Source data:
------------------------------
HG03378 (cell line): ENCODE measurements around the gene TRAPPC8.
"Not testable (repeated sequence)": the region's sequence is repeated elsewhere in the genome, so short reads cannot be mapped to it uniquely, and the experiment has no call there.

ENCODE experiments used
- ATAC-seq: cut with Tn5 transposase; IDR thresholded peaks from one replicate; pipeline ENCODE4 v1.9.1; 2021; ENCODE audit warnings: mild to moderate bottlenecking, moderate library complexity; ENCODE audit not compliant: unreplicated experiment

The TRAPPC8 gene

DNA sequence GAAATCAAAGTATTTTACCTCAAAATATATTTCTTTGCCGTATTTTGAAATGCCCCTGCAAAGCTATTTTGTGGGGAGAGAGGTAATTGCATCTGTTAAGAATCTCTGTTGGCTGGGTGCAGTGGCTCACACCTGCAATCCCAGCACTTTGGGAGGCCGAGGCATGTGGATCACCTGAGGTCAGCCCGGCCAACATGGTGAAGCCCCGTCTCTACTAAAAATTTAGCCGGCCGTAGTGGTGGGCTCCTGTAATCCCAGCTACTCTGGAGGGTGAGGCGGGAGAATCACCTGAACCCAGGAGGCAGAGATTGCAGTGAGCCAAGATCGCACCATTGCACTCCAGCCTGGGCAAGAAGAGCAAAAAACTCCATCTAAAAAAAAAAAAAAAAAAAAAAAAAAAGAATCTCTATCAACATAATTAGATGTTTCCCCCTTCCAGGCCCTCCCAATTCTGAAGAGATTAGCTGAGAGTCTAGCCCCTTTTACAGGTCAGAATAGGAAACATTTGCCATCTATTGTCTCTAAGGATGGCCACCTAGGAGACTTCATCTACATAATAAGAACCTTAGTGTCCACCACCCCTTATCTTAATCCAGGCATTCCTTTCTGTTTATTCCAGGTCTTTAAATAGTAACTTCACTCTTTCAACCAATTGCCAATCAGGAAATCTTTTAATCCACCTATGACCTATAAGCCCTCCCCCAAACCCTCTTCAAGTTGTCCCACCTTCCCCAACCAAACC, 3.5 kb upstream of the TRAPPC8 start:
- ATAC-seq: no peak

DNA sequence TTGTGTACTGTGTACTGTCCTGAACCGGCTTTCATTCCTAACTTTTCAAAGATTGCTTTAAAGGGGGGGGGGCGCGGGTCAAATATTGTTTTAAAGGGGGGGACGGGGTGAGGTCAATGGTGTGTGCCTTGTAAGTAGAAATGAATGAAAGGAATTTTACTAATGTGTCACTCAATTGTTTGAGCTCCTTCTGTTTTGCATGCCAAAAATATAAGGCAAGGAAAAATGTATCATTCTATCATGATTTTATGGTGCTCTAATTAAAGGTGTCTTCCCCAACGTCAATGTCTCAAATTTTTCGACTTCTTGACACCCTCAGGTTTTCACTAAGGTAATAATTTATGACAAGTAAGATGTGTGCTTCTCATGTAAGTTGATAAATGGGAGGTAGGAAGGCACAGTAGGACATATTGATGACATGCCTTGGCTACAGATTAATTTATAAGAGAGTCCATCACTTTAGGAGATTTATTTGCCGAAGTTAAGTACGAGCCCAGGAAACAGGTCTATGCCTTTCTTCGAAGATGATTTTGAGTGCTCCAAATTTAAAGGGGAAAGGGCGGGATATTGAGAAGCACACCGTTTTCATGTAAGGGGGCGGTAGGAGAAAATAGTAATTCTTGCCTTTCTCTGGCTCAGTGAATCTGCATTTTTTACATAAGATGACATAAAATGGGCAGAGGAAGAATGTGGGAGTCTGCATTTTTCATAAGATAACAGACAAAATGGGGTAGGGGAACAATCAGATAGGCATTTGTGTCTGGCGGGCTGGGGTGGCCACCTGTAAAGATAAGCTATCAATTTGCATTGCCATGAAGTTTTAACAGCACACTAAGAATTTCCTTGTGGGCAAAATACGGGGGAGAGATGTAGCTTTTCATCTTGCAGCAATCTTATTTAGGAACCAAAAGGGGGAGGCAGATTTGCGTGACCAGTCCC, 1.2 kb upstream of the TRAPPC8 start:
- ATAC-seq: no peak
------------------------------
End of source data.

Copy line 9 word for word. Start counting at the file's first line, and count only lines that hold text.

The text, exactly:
- ATAC-seq: no peak